Inventions of the Industrial Revolution
Telephone - 1875
Alexander Graham Bell
The telephone is significant because it helped us contact each other from miles and miles away. The telephone was the replacement of the telegraph and it was able to do the same thing as a telegraph but instead of sending messages you talked into the phone to someone else. The telephone was one of the inventions that changed our country forever. The man who invented the Telephone was Alexander Graham Bell.
The Light Bulb - 1879
Thomas Edison didn't just make the first light bulb but he made the first Long-Lasting Incandescant light bulb. The light bulb was a great invention because it allowed for a light source that costed less and lasted longer than candles. Thomas Edison was a great inventor who invented many of things in his lifetime.
Transatlantic Cable - 1866
The transatlantic cable is a cable running under the Atlantic ocean that allows North America to communicate with Europe in the atlantic by telegraph. The first communications occurred August 16, 1858, reducing the communication time between North America and Europe from ten days, the time it took to deliver a message by ship, to a matter of minutes.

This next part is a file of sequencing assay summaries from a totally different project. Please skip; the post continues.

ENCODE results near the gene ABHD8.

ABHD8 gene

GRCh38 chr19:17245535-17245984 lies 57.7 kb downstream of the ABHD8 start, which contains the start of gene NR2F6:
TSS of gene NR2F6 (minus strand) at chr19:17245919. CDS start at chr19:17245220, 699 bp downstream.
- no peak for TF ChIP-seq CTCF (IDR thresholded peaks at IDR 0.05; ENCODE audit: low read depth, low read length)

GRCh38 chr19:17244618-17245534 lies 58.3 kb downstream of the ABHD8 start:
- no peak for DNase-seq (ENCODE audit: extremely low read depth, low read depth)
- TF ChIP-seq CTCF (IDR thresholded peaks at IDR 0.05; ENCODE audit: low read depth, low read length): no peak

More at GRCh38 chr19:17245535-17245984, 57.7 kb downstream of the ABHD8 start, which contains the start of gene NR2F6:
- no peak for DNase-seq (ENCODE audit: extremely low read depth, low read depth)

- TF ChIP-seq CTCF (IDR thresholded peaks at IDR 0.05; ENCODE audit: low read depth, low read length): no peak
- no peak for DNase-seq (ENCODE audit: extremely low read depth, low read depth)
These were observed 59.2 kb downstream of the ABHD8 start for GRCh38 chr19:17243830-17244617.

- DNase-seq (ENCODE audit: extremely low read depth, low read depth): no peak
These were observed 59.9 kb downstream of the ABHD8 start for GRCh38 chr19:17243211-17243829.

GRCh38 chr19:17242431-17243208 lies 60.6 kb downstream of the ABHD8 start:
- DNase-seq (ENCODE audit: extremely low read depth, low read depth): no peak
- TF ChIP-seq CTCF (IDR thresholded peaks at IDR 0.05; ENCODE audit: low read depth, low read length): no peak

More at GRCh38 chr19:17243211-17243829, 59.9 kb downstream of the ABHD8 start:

The First Airplane - 1903
Wilbur and Orville Wright
The first airplane was invented and tested by Wilbur and Orville Wright. The airplane allowed travel by air which was extraordinary at the time. The airplane was first tested after it was invented and made by the Wright brothers.
Diesel Engine - 1892
Rudolf Diesel based his engine on the design of the Gas engine created by Nikolaus Otto in 1876 with the goal of improving its efficiency. He patented his Diesel engine concepts in patents that were set forth in 1892 and 1893. As such, diesel engines in the late 19th and early 20th centuries used the same basic layout and form as industrial steam engines, with long-bore cylinders, external valve gear, cross-head bearings and an open crankshaft connected to a large flywheel.
Model T Ford - 1908
The Ford Model T is an automobile that was produced by Henry Ford's Ford Motor Company from October 1, 1908, to May 27, 1927. It is generally regarded as the first affordable automobile, the car that opened travel to the common middle-class American; some of this was because of Ford's efficient fabrication, including assembly line production instead of individual hand crafting. The Ford Model T was named the world's most influential car of the 20th century in an international poll.